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Android Database Programming: 4 [Kindle Edition]

Jason Wei
3.2 out of 5 stars  See all reviews (4 customer reviews)

Print List Price: £24.99
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Book Description

This book is a practical tutorial approaching the topic with clear instructions and examples. With easy to understand examples and scenarios you can apply almost anywhere, this book walks you through both local and external data storage methods for the Android platform. "Android Database Programming" targets developers who are experienced with databases and other back-end design concepts, but who may want to see these concepts applied to mobile applications. Developers who are experienced with mobile applications and/or the Android platform, but who may not be as familiar with back-end systems and designing/implementing database schemas will find this tutorial equally useful. Even if you are already experienced with both Android programming and database implementation, but want to further solidify concepts and see a broader scope of data storage methods on Android, this book is your perfect companion.

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Product Description

About the Author

Jason Wei graduated from Stanford University in 2011 with a B.S. in Mathematical Computational Science, a minor in Statistics, and an M.S. in Management Science & Engineering with a concentration in Machine Learning. He spent his first two years in college with startups in Silicon Valley, and it was at his second startup (BillShrink, Inc) that he was introduced to Android. Since then he has developed a handful of applications ranging from silly screen prank applications to serious financial pricing and modeling tools. He also enjoys working with APIs and competing in application development contests - winning a number of contests hosted by companies like Google, MyGengo, IndexTank, amongst others. In addition to developing applications, Jason enjoys writing Android tutorials and sharing his own development experiences on his blog (thinkandroid.wordpress.com), and it was through his blog that he was first invited to be a technical reviewer for the book Learning Android Game Programming. Jason is currently working as a quantitative trader in New York.

Product details

  • Format: Kindle Edition
  • File Size: 992 KB
  • Print Length: 214 pages
  • Page Numbers Source ISBN: 1849518122
  • Publisher: Packt Publishing (1 Jun. 2012)
  • Sold by: Amazon Media EU S.à r.l.
  • Language: English
  • ASIN: B0088NGY9C
  • Text-to-Speech: Enabled
  • X-Ray:
  • Word Wise: Not Enabled
  • Enhanced Typesetting: Not Enabled
  • Average Customer Review: 3.2 out of 5 stars  See all reviews (4 customer reviews)
  • Amazon Bestsellers Rank: #849,489 Paid in Kindle Store (See Top 100 Paid in Kindle Store)
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Most Helpful Customer Reviews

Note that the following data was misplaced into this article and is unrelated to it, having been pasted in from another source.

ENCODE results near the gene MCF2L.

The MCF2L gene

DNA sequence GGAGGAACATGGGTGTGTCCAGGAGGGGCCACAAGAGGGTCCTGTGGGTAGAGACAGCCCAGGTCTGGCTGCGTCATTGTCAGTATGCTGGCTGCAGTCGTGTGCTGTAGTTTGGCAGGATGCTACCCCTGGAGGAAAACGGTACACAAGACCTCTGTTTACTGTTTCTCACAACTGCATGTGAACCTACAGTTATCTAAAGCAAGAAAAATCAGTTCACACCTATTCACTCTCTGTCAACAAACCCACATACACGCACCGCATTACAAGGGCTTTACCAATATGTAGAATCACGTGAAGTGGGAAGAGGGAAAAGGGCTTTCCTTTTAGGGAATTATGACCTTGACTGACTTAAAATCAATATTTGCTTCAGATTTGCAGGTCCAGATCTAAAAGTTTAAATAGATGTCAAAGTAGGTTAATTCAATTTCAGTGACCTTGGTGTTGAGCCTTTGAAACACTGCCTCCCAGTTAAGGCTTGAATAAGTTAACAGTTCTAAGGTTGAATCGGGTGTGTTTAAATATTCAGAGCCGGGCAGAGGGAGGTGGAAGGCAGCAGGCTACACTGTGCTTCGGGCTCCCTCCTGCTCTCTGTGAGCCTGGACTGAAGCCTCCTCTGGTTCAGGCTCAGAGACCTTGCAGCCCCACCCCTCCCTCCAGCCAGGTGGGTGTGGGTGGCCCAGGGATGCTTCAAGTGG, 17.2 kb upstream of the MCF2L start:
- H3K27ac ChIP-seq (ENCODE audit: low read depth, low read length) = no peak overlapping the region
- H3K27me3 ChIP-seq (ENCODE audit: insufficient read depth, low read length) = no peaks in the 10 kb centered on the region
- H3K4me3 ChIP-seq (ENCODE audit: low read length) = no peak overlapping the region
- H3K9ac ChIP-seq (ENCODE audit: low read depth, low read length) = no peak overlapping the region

1 of 1 people found the following review helpful
3.0 out of 5 stars Prior experience is required 31 Aug. 2012
By mko
Format:Kindle Edition
This book is addressed to programmers who are supposed to get better understainding of how to use SQL and SQLite in Android applications. You will read few interesting things here, however, if you are not aware of SQLite, if you have never developed Android applications, and you have never worked with Apache Tomcat and Servlets you will be lost. That's a fact. In my opionion this book is addressed to people who already know SQL, have developed for Android and want to combine both topics. There are few drawbacks in the book (at least from my point of view). First of all, introduction to SQL is to shallow. If you are not aware of SQL at all, it will not help you to understand the ods and end of SQL. Another thing that really cough my attention where programming practices that couldn't be called proper ones. First one is related to the upgrade of databases in mobile application. I know this is just an example, but implying that you can remove all the data during upgrade is not a good pattern to follow. Another thing are the helper classes for the SQL access. In my opinion, teaching people to put everything in one place is not quite didactic.

I think this is a good sign that book like this appears on the market. It tries to synthesise various areas: SQLite, Servlets, SQL, Java and Androind in one place, however it seems to be too short and too condense to give 100% satisfaction to readers.
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3.0 out of 5 stars Android Database Programming 17 Aug. 2012
Format:Kindle Edition
This book is a well written piece of literature although I would have expected the book to be a little more focused. Coming from a database background a lot of this information was things that apply to all SQL DB's. The sections that cover android programming are put together with a specific use in mind. This book will give you a good overview of the options available to you for android, but only an introduction to the details. The case studies do give you a good idea of when to use which storage option.
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3.0 out of 5 stars Good book about Android database programming 24 Aug. 2012
Format:Paperback
I started to read Android Database Programming over the week-end.

My first impressions:

You absolutly need to have prior exposure to Android, Java and SQL before reading this book. This is not a beginner's book.